Life of PI

Life of PI

Hello from Canada! I’ve survived my first week in the only ever so slightly mundane town of Waterloo, Ontario. My second Canadian experience has so far been a mix of a pleasant trip down memory lane (I remember the names of the bus companies and cellular providers! I recognise the infrastructure!), an awe of the research institute (if you’d dug up your sack of gold for me to design one, it wouldn’t look much different), and some very effective planning if I may say so myself (bike, lock, basket, helmet, phone plan, painting materials, check! This girl is good to go).

My second fall here, indeed, as I spent an exchange term at the U of T [1] four years ago. As an aspiring physics graduate – though I didn’t know that I would pursue academia at the time – I had certainly heard about the Perimeter Institute (PI) and the people associated with it. I’d seen recorded seminars, too, and they convinced me to come down to Waterloo (a two hour commute from Toronto) to watch a string theory seminar that I of course (as an undergraduate student) did not understand in the slightest. I later convinced a friend to make the same round trip again to go see the opening of PI’s Hawking wing. As the worldly party girl I considered myself to be at that time, the town Waterloo could not impress me much, but even from that limited impression, PI really did.

What’s so cool about PI? First of all, it looks like a giant spaceship with golden windows. Inside the building is light, and there are stairs everywhere, and not always where you expect them, a bit like the ones in the Harry Potter books (except they don’t move… I think). There are corners and nooks with blackboards everywhere, a “silent reflection” room, a space room, a time room, an Alice room and a Bob room[2], a gym. My first week was also the week that Alexa Meade arrived as artist in residence, painting on fruit and people and working away on a giant blackboard. And there is unlimited free espresso. I know what you are thinking: aren’t academic institutions supposed to be poor? Where did all that wealth come from? Indeed, not from academia, but from smartphones, mostly.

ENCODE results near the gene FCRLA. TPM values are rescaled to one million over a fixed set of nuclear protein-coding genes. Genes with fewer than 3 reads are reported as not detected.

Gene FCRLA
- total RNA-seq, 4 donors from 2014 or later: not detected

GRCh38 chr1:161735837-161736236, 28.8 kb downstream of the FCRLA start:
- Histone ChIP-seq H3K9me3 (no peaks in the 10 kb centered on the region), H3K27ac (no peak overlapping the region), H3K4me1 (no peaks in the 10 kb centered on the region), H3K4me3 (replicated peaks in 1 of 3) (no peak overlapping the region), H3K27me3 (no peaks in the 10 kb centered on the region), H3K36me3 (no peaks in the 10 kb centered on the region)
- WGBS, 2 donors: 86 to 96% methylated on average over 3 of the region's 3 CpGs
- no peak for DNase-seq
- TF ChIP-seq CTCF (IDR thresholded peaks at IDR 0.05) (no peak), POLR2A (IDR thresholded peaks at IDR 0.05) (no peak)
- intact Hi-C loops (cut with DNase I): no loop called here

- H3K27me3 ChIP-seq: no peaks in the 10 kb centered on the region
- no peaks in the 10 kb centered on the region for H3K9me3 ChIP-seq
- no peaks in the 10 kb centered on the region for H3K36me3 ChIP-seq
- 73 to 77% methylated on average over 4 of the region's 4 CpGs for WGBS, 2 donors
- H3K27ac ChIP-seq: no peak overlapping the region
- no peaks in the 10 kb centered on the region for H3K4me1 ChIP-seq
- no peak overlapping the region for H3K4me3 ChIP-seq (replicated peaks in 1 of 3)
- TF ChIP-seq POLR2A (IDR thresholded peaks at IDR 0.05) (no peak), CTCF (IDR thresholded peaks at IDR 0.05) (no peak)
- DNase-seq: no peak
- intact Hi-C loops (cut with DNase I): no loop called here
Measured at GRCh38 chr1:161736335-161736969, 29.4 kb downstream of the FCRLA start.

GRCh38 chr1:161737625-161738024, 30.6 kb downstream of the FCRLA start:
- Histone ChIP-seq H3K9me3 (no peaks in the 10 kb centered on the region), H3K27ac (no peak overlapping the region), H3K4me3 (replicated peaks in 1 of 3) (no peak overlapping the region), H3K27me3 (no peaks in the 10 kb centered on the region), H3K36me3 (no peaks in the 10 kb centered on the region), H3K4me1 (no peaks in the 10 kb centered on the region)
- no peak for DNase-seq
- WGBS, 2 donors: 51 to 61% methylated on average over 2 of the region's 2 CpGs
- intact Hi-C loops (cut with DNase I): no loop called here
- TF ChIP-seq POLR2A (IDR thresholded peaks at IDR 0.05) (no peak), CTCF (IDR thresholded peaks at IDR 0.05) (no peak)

Screen Shot 2015-09-22 at 7.45.57 PMI also gave my first talk at PI, about my own research on particle physics/ cosmology. You can see it here, if you are curious. Hear me out: I got away with using a South Park image as my second slide, they gave me a hockey stick as a pointer, and I was boo’ed at for admitting I do not like Tim Hortons (a coffee brand by an ex hockey player that is adored by all (and only?) Canadians[3]). Oh, Canada, eh?

All in all, I’m looking forward to a hopefully very productive term, fuelled with free espresso and full of reunions with old friends and explorations in the surroundings. With hopefully more gym workouts than poutine (the national dish, I dare you to look that up). And with lots of blogging and creative output. Stay tuned!


[1] By this one means the University of Toronto. Quick quiz: where would the U of W be?

[2] Alice and Bob are common placeholder names in physics, especially in quantum theory and cryptography. Right XKCD?

[3] Here is proof .


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